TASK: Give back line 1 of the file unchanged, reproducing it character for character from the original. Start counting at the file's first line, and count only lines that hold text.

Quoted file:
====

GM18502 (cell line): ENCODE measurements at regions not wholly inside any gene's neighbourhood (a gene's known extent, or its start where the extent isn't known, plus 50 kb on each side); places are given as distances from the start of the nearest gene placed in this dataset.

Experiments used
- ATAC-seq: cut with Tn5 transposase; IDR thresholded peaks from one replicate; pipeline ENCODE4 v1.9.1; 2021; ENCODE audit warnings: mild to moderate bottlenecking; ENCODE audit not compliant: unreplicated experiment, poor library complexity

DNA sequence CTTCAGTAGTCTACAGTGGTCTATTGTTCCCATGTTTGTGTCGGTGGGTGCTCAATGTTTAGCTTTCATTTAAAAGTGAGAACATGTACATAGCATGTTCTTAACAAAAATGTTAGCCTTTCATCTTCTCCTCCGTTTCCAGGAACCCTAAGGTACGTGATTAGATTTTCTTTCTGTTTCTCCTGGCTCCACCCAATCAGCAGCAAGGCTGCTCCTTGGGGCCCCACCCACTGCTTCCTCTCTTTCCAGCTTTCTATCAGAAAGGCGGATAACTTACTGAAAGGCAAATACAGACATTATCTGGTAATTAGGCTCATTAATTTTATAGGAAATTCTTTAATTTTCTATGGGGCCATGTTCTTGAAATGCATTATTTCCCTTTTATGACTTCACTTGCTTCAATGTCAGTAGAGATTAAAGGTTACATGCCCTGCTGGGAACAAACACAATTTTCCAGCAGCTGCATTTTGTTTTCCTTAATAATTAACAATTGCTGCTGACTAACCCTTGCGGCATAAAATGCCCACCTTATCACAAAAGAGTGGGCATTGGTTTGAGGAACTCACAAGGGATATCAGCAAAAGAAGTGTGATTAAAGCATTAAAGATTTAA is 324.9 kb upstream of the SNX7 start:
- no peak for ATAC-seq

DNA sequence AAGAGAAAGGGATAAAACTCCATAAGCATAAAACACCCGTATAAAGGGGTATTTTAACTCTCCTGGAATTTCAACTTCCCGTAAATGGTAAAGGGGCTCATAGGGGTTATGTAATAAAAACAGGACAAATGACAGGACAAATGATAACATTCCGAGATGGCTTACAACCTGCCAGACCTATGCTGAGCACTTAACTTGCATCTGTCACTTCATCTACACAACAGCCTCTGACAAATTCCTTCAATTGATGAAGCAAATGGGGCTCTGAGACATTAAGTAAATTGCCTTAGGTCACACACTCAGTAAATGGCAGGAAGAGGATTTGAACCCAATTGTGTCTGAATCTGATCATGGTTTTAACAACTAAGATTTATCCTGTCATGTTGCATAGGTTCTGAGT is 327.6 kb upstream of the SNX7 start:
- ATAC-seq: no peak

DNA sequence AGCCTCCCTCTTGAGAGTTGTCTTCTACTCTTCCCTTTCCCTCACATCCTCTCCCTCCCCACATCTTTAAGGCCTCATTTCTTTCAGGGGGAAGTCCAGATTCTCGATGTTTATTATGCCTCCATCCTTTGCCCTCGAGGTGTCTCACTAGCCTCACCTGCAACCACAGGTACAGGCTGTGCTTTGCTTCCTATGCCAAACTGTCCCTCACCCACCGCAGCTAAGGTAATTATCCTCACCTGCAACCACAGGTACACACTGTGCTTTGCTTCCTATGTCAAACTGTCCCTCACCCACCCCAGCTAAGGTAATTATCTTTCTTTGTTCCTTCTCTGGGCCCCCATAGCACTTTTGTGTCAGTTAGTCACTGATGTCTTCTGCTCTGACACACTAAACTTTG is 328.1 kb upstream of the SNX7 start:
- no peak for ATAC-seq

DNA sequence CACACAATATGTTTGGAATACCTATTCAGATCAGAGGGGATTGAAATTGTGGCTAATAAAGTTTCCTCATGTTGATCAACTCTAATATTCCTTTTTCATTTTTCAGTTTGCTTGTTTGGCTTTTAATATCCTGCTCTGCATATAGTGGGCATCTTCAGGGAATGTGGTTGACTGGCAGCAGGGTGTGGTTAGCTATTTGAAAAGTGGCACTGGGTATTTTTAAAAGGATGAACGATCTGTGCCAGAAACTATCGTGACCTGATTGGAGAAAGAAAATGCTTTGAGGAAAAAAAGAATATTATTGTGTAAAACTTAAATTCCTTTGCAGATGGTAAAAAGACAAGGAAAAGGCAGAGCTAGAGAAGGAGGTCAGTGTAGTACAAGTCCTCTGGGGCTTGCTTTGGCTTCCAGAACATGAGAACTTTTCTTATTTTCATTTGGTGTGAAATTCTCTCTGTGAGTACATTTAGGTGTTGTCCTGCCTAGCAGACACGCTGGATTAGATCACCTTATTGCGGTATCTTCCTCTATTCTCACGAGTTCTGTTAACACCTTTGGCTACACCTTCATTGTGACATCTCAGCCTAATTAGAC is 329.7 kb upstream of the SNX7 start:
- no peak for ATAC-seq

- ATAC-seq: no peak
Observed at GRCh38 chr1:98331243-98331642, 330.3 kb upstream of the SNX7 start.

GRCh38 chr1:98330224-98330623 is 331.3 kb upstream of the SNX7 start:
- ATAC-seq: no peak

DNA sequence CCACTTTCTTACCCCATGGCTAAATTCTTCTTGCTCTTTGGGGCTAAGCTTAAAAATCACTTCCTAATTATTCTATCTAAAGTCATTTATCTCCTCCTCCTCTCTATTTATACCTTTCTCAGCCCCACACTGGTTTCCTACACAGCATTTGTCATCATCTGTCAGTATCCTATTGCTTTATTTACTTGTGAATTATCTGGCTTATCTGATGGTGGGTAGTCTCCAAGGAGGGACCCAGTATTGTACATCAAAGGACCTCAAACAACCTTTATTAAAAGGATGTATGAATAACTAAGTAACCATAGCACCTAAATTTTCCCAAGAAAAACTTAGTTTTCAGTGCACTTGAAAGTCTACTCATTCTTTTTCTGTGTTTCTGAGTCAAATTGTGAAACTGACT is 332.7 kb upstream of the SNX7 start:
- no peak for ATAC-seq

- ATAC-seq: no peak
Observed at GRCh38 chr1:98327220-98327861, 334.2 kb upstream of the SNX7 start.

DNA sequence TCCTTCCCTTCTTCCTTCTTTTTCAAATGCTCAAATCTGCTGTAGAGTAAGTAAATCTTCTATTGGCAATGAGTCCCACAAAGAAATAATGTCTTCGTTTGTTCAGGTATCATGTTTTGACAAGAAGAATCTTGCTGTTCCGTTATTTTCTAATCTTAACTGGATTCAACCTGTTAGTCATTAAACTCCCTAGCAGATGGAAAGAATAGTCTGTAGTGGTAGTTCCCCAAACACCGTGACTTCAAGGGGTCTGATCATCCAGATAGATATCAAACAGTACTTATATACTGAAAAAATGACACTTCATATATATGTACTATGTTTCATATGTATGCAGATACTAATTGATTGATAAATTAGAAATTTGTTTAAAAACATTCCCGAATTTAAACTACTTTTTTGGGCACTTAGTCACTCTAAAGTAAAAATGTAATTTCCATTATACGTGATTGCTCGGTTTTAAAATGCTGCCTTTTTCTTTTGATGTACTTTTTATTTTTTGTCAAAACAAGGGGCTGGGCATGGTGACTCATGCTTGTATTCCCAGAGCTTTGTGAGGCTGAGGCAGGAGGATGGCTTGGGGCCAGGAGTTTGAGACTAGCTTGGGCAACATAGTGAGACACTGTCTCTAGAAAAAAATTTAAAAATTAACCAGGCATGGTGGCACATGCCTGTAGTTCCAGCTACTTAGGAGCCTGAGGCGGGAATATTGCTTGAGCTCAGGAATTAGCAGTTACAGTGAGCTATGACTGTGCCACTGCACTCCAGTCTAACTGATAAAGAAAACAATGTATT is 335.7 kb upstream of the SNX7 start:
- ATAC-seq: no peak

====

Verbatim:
GM18502 (cell line): ENCODE measurements at regions not wholly inside any gene's neighbourhood (a gene's known extent, or its start where the extent isn't known, plus 50 kb on each side); places are given as distances from the start of the nearest gene placed in this dataset.